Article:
The Responsibility to Protect and International Law
Bellamy, Alex J., Davies, Sara E., & Glanville, Luke (Eds.) (2010) The Responsibility to Protect and International Law. Martinus Nijhoff, Leiden.
The Responsibility to Protect (R2P) is a major new international principle, adopted unanimously in 2005 by Heads of State and Government. Whilst it is broadly acknowledged that the principle has an important and intimate relationship with international law, especially the law relating to sovereignty, peace and security, human rights and armed conflict, there has yet to be a volume dedicated to this question. The Responsibility to Protect and International Law fills that gap by bringing together leading scholars from North America, Europe and Australia to examine R2P’s legal content.
The Responsibility to Protect and International Law focuses on questions relating to R2P’s legal quality, its relationship with sovereignty, and the question of whether the norm establishes legal obligations. It also aims to introduce readers to different legal perspectives, including feminism, and pressing practical questions such as how the law might be used to prevent genocide and mass atrocities, and punish the perpetrators.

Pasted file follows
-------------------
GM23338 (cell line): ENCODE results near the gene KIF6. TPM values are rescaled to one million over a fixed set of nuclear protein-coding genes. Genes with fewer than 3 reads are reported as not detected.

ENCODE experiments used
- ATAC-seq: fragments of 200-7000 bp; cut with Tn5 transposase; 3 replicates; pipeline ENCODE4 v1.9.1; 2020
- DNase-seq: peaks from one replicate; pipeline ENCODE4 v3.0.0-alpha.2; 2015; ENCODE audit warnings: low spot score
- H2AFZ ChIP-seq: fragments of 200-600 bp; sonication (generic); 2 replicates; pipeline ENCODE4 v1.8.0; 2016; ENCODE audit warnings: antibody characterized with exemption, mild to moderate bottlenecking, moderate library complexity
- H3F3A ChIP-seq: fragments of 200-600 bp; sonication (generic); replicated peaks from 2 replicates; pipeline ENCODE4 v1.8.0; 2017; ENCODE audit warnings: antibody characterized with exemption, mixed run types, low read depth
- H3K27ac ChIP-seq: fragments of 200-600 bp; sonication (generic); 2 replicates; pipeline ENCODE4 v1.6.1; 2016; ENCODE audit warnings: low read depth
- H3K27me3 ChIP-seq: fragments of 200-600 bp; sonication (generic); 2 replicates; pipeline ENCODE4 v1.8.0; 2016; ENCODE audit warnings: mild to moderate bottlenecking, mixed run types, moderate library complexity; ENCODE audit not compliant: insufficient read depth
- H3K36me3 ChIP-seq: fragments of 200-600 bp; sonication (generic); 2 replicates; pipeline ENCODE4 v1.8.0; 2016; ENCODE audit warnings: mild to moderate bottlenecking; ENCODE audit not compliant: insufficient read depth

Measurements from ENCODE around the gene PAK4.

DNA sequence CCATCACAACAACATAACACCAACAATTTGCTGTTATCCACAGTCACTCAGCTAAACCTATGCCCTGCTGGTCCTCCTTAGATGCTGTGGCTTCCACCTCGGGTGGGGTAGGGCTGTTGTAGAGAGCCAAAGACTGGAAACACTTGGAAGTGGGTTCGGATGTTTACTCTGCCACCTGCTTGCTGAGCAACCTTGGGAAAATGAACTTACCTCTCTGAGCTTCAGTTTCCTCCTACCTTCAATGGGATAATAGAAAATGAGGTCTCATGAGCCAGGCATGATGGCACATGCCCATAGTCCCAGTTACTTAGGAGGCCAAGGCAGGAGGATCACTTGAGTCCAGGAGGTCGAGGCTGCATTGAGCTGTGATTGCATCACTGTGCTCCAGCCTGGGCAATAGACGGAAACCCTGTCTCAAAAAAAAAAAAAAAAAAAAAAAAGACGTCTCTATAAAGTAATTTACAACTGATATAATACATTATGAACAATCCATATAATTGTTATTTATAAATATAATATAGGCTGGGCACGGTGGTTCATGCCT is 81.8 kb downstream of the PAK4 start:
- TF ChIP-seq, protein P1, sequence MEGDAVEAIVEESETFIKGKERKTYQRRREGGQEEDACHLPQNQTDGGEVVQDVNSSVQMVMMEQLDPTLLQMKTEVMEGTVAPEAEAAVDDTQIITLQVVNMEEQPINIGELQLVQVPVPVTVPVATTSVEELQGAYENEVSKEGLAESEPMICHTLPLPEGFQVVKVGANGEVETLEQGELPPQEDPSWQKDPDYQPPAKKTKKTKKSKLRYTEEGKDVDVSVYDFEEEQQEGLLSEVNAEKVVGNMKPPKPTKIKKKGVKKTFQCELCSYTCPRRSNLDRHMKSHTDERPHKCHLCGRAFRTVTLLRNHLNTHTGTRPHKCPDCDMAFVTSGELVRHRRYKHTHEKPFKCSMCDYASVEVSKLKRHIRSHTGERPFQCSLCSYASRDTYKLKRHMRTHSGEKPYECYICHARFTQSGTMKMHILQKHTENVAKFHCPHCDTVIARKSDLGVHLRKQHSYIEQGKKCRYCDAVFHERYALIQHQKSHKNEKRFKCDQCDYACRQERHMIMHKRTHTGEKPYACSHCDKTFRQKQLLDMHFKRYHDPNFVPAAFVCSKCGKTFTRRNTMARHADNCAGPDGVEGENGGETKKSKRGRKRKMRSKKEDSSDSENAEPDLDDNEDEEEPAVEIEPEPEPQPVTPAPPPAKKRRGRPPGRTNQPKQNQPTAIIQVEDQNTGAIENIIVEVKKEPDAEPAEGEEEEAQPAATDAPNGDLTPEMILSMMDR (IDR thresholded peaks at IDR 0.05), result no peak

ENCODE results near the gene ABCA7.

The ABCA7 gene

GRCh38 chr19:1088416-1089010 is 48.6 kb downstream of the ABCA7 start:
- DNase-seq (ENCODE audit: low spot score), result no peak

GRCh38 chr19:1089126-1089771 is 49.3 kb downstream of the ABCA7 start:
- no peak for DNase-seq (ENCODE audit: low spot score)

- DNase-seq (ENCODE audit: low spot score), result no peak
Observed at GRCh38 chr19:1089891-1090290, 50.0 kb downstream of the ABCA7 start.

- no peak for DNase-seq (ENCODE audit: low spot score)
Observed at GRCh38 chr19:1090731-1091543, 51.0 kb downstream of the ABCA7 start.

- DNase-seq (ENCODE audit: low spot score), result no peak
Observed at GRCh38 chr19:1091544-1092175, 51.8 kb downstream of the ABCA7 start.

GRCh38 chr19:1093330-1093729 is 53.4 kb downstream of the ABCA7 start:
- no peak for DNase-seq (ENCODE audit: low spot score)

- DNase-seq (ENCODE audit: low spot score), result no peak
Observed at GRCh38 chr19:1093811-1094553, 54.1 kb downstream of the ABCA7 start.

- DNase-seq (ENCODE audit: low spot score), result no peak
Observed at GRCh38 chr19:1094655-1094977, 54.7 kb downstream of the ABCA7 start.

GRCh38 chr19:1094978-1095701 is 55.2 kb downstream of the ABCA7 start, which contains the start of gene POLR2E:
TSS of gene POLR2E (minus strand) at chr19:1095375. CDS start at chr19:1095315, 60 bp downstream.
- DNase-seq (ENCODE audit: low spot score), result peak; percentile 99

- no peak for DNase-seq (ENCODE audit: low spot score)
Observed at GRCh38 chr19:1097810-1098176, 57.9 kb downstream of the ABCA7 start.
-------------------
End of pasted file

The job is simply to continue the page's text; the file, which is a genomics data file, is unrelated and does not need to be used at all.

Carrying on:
Impact and interest:
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|Keywords:||human rights, humanitarian law, international relations, displaced persons, refugees, Responsibility to Protect, R2P, international law|
|Subjects:||Australian and New Zealand Standard Research Classification > LAW AND LEGAL STUDIES (180000) > LAW (180100) > Human Rights Law (180114)
Australian and New Zealand Standard Research Classification > LAW AND LEGAL STUDIES (180000) > LAW (180100) > International Law (excl. International Trade Law) (180116)
|Divisions:||Current > QUT Faculties and Divisions > Faculty of Law
Current > Research Centres > Australian Centre for Health Law Research
Current > Schools > School of Law
|Deposited On:||13 Mar 2014 02:46|
|Last Modified:||13 Aug 2014 23:54|
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